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45 STANDARD ELECTRODE POTENTIALS & THE FEASIBILITY OF REACTIONS

45 STANDARD ELECTRODE POTENTIALS & THE FEASIBILITY OF REACTIONS

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Standard Electrode Potentials &The Feasibility of Reactions
C
 hem
 F
 actsheet
January 2003Number 45
1
To succeed with this topic you need to:
ensure you are
fully
able to write equations for cells and work of E
 ê
cell values (covered in Factsheets No.37 & 41).After working through this Factsheet you will:
understand the concepts of ‘feasibility’ of a chemical reaction and‘spontaneous change’;
be able to use E
 ê
data to decide if a chemical reaction is ‘feasible’ or not;
have met the concept of the ‘anti-clockwise rule’ as one way of assessing if a reaction is ‘feasible’;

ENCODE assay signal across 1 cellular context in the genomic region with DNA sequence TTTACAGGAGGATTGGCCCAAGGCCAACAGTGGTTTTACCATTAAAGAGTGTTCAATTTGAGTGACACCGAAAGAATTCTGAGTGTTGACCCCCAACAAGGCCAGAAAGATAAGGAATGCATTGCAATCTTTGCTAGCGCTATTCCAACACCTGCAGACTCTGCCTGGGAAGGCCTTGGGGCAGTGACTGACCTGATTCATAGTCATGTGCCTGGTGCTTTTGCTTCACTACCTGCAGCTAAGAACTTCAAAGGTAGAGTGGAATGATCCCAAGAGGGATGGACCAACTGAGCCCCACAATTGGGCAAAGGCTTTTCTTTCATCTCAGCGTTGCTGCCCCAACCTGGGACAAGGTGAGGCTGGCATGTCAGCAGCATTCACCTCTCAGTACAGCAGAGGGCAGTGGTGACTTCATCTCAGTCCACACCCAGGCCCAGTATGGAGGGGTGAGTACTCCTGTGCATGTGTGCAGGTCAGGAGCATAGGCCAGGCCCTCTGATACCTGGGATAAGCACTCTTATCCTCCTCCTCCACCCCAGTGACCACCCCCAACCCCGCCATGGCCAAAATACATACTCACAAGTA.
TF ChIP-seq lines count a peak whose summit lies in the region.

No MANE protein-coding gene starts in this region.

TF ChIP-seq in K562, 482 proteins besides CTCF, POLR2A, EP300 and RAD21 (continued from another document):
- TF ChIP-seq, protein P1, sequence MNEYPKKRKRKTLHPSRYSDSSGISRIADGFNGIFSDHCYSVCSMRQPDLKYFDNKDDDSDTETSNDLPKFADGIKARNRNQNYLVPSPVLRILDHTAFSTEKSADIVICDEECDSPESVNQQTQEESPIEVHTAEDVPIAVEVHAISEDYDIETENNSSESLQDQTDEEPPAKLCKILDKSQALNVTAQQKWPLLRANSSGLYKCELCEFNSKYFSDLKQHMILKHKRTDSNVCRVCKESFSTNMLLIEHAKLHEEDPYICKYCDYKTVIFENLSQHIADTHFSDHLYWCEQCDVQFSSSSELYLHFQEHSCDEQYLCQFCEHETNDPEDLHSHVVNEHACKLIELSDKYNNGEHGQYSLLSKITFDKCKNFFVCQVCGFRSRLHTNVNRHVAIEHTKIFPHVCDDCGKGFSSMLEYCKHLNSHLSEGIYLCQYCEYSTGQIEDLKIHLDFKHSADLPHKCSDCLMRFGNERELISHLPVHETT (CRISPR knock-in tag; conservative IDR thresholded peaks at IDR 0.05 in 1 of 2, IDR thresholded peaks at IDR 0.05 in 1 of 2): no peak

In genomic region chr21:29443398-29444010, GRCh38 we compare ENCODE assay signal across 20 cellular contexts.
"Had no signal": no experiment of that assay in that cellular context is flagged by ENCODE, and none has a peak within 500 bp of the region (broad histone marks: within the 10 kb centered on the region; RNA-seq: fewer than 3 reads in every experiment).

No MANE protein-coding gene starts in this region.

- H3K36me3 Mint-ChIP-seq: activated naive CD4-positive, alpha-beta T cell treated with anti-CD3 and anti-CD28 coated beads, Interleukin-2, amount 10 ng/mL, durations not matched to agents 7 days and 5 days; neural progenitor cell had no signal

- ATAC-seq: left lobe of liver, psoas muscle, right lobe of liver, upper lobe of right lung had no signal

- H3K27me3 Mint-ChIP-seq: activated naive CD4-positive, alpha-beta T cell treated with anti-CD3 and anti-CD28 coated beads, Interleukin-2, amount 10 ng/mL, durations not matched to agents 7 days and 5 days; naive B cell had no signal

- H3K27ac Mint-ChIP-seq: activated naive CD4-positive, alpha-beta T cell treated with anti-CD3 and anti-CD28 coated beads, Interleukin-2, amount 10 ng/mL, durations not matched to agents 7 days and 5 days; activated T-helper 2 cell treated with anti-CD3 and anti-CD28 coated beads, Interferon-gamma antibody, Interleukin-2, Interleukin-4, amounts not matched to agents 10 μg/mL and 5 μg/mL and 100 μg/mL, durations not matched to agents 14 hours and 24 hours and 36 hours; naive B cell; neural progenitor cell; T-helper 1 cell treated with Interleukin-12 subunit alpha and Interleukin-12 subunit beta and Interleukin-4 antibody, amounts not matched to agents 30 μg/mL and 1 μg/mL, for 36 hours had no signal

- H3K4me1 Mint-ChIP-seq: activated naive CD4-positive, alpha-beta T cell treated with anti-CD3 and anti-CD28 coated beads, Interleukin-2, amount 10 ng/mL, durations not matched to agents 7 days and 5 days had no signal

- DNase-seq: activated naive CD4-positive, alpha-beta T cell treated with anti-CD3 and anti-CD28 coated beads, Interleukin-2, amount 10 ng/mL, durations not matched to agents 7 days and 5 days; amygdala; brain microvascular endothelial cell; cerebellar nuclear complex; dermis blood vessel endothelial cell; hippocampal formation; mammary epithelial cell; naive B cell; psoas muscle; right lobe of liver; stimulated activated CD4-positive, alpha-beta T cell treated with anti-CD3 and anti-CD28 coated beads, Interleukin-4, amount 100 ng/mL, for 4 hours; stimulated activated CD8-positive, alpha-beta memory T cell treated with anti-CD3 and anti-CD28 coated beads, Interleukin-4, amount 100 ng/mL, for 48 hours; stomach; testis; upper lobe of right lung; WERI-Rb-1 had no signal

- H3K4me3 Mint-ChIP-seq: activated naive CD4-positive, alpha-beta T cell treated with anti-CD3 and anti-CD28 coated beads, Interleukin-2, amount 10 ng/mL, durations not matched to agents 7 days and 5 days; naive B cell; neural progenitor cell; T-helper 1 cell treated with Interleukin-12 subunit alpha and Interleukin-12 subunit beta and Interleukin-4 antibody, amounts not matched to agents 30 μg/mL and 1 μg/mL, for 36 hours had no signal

be able to write balanced chemical equations from half equations usingthe ‘electron balance method;
have met the concept of ‘disproportionation’;
understand how ‘non-standard’ conditions affect the ‘feasibility’ of areaction.
Introduction
We need to pick out some
key points
from earlier work before we start:1.
REDOX
means reduction and oxidation2.
OXIDATION NUMBERS
define whether reduction or oxidationis taking place3.
HALF EQUATIONS
are equilibria and relate oxidised and reducedforms4.
SEP (E
 ê ê ê ê ê
) VALUES (+/-)
show the tendency for oxidation orreduction for a particular half equation5.
THE TABLE OF E
 ê ê ê ê ê
VALUES
below shows the
trend
in oxidising/ reducing power for particular half equations6.
COMBINING HALF EQUATIONS
based on reduction andoxidation using E
 ê
values (+/-) gives the BALANCED CHEMICALEQUATION 
‘Feasibility’